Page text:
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Three Things Your Metronome Can’t Do For You

A metronome is a must-have accessory for every musician. It can help you speed up your music or slow it down. It can help you fix your technique or line up a complicated rhythm. It can help you prepare to play in an ensemble or train your inner pulse so your solo music has a steady flow.

But just having the metronome on while you practice won’t necessarily help you attain any of these results. The metronome isn’t a magic cure. It’s a tool, and as with any tool, you need to know how to use it.

In order for you to get the most benefit from working with your metronome, it is helpful to know what your metronome can’t do for you.

Metronomes Can’t Count

I was working with a student some years ago who couldn’t figure out what the problem with her rhythm was. Her music seemed out of rhythm somehow. In her lesson, I told her that she needed to work with a metronome to keep the beat of her music steady. “I use the metronome every day,” she told me. “I’m exactly with the metronome beat. How could this be wrong?”

I suggested that she show me exactly how she was working with the metronome. She was correct; her playing matched the metronome precisely. The problem was that sometimes the metronome lined up with the quarter notes and at other times in the same piece, it lined up with the eighth note. She was matching the metronome, just not with the same note value all the time. What she wasn’t doing was counting.

Counting and the metronome is not an either-or proposition. You need both. The metronome keeps the pulse steady and your counting keeps track of the pulse. My student was mistaking a steady click for a steady beat. Once she started counting, she saw the errors immediately and was able to fix them easily.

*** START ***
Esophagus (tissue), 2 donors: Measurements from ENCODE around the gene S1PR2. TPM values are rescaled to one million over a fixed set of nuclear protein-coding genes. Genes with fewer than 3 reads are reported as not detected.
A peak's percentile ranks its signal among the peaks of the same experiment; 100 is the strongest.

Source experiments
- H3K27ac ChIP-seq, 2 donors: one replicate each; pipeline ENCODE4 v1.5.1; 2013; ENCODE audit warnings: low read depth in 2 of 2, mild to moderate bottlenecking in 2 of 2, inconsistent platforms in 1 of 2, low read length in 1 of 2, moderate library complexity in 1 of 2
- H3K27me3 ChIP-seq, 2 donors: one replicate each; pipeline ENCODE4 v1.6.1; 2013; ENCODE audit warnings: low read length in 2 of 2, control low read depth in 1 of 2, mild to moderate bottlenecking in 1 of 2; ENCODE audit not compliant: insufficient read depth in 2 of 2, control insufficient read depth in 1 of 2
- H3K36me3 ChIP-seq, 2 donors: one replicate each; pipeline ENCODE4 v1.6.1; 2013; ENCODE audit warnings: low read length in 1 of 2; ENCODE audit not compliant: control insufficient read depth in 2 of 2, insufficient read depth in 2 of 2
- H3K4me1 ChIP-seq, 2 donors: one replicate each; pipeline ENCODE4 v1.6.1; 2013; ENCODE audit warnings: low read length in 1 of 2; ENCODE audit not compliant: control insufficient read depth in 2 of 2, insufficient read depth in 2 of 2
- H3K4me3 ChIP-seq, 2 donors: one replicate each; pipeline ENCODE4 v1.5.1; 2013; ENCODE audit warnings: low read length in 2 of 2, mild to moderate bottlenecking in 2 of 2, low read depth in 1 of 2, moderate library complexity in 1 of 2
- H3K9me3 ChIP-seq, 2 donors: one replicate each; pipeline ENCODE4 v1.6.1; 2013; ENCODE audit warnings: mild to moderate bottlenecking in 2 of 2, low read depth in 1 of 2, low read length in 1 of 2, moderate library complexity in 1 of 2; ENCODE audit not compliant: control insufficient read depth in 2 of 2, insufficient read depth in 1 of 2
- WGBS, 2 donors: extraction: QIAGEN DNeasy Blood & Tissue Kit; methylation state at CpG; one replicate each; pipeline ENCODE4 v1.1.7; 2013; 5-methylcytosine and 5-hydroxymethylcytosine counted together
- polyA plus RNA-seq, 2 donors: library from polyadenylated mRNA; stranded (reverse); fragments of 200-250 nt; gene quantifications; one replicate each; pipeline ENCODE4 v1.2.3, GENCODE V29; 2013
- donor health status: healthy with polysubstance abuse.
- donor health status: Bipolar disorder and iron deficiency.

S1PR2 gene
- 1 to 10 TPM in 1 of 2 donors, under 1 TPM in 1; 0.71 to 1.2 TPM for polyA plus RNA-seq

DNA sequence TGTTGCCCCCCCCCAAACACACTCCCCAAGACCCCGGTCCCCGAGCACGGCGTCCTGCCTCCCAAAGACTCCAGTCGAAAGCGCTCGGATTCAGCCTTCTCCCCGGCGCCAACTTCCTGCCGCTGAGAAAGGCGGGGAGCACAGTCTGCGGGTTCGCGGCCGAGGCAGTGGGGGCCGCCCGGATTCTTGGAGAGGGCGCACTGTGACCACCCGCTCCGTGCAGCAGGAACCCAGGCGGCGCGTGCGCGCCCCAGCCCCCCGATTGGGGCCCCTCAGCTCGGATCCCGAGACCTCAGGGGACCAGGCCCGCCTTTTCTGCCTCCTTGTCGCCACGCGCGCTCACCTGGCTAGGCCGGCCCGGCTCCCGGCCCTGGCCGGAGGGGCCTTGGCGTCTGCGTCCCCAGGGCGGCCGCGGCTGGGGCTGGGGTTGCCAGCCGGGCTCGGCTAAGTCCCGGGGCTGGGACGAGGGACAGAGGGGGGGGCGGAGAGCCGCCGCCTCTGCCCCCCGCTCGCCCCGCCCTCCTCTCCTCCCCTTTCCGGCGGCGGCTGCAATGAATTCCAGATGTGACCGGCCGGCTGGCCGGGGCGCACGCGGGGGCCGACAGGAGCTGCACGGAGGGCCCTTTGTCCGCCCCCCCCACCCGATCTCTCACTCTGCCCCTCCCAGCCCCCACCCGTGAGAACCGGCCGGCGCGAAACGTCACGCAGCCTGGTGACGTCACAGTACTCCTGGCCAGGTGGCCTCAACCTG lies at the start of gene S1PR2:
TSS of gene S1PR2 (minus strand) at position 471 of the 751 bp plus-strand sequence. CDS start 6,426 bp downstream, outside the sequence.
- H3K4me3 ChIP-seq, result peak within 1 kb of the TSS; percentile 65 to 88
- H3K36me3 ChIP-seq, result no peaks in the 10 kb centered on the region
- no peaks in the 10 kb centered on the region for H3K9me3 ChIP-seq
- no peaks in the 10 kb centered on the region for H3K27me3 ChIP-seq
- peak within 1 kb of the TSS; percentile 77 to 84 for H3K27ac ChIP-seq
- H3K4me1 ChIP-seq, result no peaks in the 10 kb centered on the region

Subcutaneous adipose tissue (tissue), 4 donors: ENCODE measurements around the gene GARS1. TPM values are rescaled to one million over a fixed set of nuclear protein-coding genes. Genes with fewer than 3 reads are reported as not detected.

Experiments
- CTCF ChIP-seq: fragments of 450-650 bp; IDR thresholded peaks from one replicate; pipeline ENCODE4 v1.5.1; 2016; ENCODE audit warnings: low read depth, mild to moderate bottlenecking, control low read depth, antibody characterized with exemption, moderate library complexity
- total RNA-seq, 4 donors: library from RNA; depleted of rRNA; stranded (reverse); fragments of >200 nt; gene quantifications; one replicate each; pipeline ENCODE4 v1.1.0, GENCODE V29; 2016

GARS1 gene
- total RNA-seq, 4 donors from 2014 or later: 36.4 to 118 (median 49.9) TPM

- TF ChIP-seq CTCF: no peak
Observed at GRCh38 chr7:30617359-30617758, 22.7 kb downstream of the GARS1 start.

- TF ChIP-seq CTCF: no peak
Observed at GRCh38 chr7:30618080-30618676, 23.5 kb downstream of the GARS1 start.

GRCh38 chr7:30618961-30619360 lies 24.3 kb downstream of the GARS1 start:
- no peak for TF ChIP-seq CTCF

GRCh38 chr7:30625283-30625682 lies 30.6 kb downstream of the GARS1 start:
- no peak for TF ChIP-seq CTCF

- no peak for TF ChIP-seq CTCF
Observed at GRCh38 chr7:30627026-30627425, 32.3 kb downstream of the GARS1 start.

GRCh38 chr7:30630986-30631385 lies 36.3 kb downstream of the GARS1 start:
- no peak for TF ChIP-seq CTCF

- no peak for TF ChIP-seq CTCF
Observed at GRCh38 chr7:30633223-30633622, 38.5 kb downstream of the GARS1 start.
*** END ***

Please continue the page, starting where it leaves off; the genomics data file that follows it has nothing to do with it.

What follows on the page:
Metronomes Can’t Listen For You

Our world is distracting. Our phones buzz and chirp; our computers beep and click. The background noise in our world is constant, and we learn to ignore it and to focus in spite of it. Unfortunately, we ignore the metronome at our peril.

When you’re deep into your practice, trying to play the right notes with the right fingers, add in the dynamics and make music of it all, it’s easy to ignore the constant click of your metronome. Naturally though, ignoring the metronome allows you to put in some extra time where you need it whether the music calls for it or not.

Listening actively to the metronome is how you learn to accurately predict the placement of the next beat. That accuracy is your inner metronome. Once you can keep a steady inner pulse, your playing will show a stronger sense of rhythm and meter. It will be calmer and flow better, with fewer tempo fluctuations.

As you practice with the metronome, be sure to listen to the metronome, so you can begin to predict and match the click. This is the same skill that expert chamber musicians and symphony players develop. They learn to listen to what is happening around them. to predict what will happen next and play to it.

Metronomes Have a Switch

Your metronome can’t help you if you don’t use it. Flip the switch and turn it on. Choose the tempo you want and listen to it for a moment before you begin to play. Hear, sing or tap the OPENING of the piece to make sure you have internalized the tempo. Count a measure or two and then begin to play. Keep counting; keep listening.

Then you will see what your metronome can do for you.

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